Honeybees are technically an invasive species in North America; they were imported, not native. There are numerous other species, including small native bees, that did the pollination work before honeybees came along. Far as I have heard, populations of these native bees have not been affected by CCD.
Neonicotinoids are relatively expensive (4 years ago, Imidacloprid was $25/pound, about 5x the cost of permethins), and I'd guess despite being about a quarter of the insecticide market, that in ag they are probably not used outside of the fairly limited areas that grow fruits and vegetables -- as those crops have a better profit margin. Yet CCD has been seen very widely, including in areas where there isn't any row-crop agriculture.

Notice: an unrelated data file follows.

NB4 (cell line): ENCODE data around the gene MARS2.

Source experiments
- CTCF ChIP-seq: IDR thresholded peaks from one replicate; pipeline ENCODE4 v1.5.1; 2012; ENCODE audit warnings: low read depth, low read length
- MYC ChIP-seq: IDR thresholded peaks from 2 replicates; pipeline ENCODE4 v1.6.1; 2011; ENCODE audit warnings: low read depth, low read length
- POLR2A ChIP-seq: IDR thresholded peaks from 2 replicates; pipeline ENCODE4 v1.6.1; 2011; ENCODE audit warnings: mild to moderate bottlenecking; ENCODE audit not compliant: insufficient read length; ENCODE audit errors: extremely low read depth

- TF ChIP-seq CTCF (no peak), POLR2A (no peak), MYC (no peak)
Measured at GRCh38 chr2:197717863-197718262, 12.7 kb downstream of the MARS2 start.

Anecdotally, I've used Imidacloprid to control desert stink beetles, and did not observe any issues with my wild honeybees (who frequented the same areas, cuz that's where the water was).
The scare over DDT was manufactured. Silent Spring (which I read, back when it was new) was mostly fiction and has been discredited, yet it influenced a whole generation of environmentalism -- that, not truth, was its point and intent. Some estimates put malaria deaths due to ending use of DDT in the millions. Meanwhile, the connection with condor populations was at best tenuous.